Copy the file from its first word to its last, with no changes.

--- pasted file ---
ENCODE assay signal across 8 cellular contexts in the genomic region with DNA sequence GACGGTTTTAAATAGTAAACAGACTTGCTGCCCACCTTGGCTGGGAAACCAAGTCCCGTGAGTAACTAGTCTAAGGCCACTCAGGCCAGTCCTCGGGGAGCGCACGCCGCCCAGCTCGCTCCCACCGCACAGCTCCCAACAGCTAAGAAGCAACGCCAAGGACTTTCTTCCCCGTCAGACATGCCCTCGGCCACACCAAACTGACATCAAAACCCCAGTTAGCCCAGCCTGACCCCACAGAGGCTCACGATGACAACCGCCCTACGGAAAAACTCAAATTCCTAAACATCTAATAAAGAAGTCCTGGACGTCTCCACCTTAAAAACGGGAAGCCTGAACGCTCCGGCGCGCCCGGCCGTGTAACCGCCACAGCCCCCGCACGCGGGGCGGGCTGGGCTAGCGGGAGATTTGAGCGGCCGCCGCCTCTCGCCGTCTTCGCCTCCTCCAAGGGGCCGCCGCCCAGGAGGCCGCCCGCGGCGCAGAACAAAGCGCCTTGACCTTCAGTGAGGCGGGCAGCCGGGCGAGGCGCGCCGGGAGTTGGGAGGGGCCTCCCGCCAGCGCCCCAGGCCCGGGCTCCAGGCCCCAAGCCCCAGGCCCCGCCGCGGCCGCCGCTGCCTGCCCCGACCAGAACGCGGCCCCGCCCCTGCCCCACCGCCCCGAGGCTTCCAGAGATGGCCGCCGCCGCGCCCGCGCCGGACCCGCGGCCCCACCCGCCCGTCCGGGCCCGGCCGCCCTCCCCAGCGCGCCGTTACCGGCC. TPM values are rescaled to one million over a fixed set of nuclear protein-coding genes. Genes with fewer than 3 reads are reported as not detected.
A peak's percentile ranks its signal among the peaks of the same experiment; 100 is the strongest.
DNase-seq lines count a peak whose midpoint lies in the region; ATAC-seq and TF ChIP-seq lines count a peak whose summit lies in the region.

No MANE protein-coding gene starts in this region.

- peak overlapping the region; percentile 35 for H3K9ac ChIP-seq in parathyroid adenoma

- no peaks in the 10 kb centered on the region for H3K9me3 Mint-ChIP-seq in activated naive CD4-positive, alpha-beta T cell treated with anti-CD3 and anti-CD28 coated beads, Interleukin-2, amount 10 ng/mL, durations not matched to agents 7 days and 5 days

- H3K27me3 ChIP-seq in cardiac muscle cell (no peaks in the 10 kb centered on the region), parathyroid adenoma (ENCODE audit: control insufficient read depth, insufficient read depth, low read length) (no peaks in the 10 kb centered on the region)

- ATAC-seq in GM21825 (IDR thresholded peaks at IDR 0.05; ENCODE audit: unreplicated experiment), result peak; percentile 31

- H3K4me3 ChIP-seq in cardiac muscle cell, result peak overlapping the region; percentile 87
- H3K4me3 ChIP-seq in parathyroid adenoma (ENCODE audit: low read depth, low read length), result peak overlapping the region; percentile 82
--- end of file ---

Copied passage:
ENCODE assay signal across 8 cellular contexts in the genomic region with DNA sequence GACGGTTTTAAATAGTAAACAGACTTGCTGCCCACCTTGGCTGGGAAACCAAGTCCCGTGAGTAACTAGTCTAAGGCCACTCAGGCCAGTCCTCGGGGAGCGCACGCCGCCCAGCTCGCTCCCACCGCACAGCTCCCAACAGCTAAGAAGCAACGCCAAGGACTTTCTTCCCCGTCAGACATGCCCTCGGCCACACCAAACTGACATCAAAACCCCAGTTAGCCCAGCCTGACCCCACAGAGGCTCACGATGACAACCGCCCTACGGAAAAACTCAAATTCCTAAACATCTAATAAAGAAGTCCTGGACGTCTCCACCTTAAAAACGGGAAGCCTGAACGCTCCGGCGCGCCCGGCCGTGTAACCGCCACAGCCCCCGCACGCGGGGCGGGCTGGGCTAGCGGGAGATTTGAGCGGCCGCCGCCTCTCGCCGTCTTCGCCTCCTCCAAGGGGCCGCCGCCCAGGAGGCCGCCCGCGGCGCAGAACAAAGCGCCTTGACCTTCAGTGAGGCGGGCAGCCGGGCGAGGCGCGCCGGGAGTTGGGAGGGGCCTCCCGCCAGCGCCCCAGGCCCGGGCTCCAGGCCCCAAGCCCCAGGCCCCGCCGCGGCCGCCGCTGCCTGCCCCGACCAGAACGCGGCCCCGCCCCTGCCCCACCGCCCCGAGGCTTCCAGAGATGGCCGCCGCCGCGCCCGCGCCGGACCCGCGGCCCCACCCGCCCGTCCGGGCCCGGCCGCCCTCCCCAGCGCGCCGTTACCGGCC. TPM values are rescaled to one million over a fixed set of nuclear protein-coding genes. Genes with fewer than 3 reads are reported as not detected.
A peak's percentile ranks its signal among the peaks of the same experiment; 100 is the strongest.
DNase-seq lines count a peak whose midpoint lies in the region; ATAC-seq and TF ChIP-seq lines count a peak whose summit lies in the region.

No MANE protein-coding gene starts in this region.

- peak overlapping the region; percentile 35 for H3K9ac ChIP-seq in parathyroid adenoma

- no peaks in the 10 kb centered on the region for H3K9me3 Mint-ChIP-seq in activated naive CD4-positive, alpha-beta T cell treated with anti-CD3 and anti-CD28 coated beads, Interleukin-2, amount 10 ng/mL, durations not matched to agents 7 days and 5 days

- H3K27me3 ChIP-seq in cardiac muscle cell (no peaks in the 10 kb centered on the region), parathyroid adenoma (ENCODE audit: control insufficient read depth, insufficient read depth, low read length) (no peaks in the 10 kb centered on the region)

- ATAC-seq in GM21825 (IDR thresholded peaks at IDR 0.05; ENCODE audit: unreplicated experiment), result peak; percentile 31

- H3K4me3 ChIP-seq in cardiac muscle cell, result peak overlapping the region; percentile 87
- H3K4me3 ChIP-seq in parathyroid adenoma (ENCODE audit: low read depth, low read length), result peak overlapping the region; percentile 82